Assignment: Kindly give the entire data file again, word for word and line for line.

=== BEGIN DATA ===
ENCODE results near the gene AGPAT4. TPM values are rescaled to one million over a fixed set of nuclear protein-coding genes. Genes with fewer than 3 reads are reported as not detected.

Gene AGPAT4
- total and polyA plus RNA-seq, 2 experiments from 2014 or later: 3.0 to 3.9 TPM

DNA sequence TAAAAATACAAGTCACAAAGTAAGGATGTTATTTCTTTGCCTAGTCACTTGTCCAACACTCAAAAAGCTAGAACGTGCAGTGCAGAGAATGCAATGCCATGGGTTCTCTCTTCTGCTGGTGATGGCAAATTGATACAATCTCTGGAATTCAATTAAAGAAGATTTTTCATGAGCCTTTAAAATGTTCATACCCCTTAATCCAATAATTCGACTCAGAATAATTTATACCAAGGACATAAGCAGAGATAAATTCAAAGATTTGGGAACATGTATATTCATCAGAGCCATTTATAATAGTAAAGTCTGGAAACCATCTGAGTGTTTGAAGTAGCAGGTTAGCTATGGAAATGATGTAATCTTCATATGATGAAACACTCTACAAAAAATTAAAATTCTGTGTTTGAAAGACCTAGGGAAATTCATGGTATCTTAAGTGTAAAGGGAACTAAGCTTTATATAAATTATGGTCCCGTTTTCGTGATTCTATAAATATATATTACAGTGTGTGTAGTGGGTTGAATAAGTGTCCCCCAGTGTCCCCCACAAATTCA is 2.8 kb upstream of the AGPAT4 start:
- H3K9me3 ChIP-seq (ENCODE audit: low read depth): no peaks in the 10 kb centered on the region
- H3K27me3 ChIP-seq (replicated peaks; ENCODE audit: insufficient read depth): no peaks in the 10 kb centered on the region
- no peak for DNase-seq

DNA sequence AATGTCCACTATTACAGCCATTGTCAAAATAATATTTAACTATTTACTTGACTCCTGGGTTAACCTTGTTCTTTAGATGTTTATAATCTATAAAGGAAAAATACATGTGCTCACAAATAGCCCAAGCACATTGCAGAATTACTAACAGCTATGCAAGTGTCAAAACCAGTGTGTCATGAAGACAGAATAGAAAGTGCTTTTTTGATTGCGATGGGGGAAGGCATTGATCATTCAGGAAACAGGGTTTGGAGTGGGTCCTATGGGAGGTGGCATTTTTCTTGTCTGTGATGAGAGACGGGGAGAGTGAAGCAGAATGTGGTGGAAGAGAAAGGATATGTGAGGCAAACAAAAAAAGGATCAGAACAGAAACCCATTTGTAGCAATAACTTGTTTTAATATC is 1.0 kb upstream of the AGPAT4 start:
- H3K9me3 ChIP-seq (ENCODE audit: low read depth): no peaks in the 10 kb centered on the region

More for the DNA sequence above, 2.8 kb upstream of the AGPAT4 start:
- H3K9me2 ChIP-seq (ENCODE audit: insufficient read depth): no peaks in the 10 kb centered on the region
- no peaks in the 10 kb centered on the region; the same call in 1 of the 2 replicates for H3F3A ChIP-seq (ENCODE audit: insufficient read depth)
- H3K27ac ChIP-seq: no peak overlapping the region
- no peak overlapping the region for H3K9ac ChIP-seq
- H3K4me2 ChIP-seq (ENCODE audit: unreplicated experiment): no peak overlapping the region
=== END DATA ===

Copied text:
ENCODE results near the gene AGPAT4. TPM values are rescaled to one million over a fixed set of nuclear protein-coding genes. Genes with fewer than 3 reads are reported as not detected.

Gene AGPAT4
- total and polyA plus RNA-seq, 2 experiments from 2014 or later: 3.0 to 3.9 TPM

DNA sequence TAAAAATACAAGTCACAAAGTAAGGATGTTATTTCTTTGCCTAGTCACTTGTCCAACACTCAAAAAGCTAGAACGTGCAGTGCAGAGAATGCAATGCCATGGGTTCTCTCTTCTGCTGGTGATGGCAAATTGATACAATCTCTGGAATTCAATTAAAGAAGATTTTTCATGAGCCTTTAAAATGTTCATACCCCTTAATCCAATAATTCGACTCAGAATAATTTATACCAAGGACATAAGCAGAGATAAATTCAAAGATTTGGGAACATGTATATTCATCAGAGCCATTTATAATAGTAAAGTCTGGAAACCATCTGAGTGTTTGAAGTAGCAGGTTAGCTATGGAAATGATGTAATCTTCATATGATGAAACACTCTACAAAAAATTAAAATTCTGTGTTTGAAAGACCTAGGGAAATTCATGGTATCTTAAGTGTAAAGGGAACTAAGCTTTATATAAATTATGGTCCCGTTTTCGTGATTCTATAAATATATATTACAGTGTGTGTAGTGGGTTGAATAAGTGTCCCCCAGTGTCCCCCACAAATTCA is 2.8 kb upstream of the AGPAT4 start:
- H3K9me3 ChIP-seq (ENCODE audit: low read depth): no peaks in the 10 kb centered on the region
- H3K27me3 ChIP-seq (replicated peaks; ENCODE audit: insufficient read depth): no peaks in the 10 kb centered on the region
- no peak for DNase-seq

DNA sequence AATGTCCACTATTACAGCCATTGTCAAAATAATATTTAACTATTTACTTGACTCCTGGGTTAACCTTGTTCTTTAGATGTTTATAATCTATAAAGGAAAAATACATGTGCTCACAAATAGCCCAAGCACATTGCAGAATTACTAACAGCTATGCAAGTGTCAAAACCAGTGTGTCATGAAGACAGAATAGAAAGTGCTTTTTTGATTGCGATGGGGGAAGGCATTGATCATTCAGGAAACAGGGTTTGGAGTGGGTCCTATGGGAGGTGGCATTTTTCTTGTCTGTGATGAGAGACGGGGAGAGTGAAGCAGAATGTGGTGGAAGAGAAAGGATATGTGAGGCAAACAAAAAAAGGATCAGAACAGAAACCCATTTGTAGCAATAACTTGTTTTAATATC is 1.0 kb upstream of the AGPAT4 start:
- H3K9me3 ChIP-seq (ENCODE audit: low read depth): no peaks in the 10 kb centered on the region

More for the DNA sequence above, 2.8 kb upstream of the AGPAT4 start:
- H3K9me2 ChIP-seq (ENCODE audit: insufficient read depth): no peaks in the 10 kb centered on the region
- no peaks in the 10 kb centered on the region; the same call in 1 of the 2 replicates for H3F3A ChIP-seq (ENCODE audit: insufficient read depth)
- H3K27ac ChIP-seq: no peak overlapping the region
- no peak overlapping the region for H3K9ac ChIP-seq
- H3K4me2 ChIP-seq (ENCODE audit: unreplicated experiment): no peak overlapping the region